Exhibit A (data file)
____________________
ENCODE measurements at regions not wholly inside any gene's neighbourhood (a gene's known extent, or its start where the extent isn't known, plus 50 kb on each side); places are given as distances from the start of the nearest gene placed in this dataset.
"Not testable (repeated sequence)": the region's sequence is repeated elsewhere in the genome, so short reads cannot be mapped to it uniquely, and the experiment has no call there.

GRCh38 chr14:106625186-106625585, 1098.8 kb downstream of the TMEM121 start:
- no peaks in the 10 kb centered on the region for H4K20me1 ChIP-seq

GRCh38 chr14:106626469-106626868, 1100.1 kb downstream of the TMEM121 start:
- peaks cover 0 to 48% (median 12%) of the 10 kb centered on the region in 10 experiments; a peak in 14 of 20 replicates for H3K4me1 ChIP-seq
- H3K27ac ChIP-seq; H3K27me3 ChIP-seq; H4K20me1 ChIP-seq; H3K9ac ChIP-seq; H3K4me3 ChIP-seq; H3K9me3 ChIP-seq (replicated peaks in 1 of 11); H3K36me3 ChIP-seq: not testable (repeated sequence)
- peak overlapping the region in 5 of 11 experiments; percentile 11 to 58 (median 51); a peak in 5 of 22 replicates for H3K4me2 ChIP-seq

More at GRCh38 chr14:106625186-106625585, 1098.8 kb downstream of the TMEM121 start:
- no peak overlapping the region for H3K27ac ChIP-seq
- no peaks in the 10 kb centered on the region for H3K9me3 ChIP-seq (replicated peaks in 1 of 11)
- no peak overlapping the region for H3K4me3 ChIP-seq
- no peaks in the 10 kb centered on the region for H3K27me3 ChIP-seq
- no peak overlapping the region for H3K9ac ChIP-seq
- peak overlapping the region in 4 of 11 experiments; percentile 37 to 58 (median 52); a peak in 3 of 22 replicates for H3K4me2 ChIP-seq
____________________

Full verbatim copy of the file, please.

ENCODE measurements at regions not wholly inside any gene's neighbourhood (a gene's known extent, or its start where the extent isn't known, plus 50 kb on each side); places are given as distances from the start of the nearest gene placed in this dataset.
"Not testable (repeated sequence)": the region's sequence is repeated elsewhere in the genome, so short reads cannot be mapped to it uniquely, and the experiment has no call there.

GRCh38 chr14:106625186-106625585, 1098.8 kb downstream of the TMEM121 start:
- no peaks in the 10 kb centered on the region for H4K20me1 ChIP-seq

GRCh38 chr14:106626469-106626868, 1100.1 kb downstream of the TMEM121 start:
- peaks cover 0 to 48% (median 12%) of the 10 kb centered on the region in 10 experiments; a peak in 14 of 20 replicates for H3K4me1 ChIP-seq
- H3K27ac ChIP-seq; H3K27me3 ChIP-seq; H4K20me1 ChIP-seq; H3K9ac ChIP-seq; H3K4me3 ChIP-seq; H3K9me3 ChIP-seq (replicated peaks in 1 of 11); H3K36me3 ChIP-seq: not testable (repeated sequence)
- peak overlapping the region in 5 of 11 experiments; percentile 11 to 58 (median 51); a peak in 5 of 22 replicates for H3K4me2 ChIP-seq

More at GRCh38 chr14:106625186-106625585, 1098.8 kb downstream of the TMEM121 start:
- no peak overlapping the region for H3K27ac ChIP-seq
- no peaks in the 10 kb centered on the region for H3K9me3 ChIP-seq (replicated peaks in 1 of 11)
- no peak overlapping the region for H3K4me3 ChIP-seq
- no peaks in the 10 kb centered on the region for H3K27me3 ChIP-seq
- no peak overlapping the region for H3K9ac ChIP-seq
- peak overlapping the region in 4 of 11 experiments; percentile 37 to 58 (median 52); a peak in 3 of 22 replicates for H3K4me2 ChIP-seq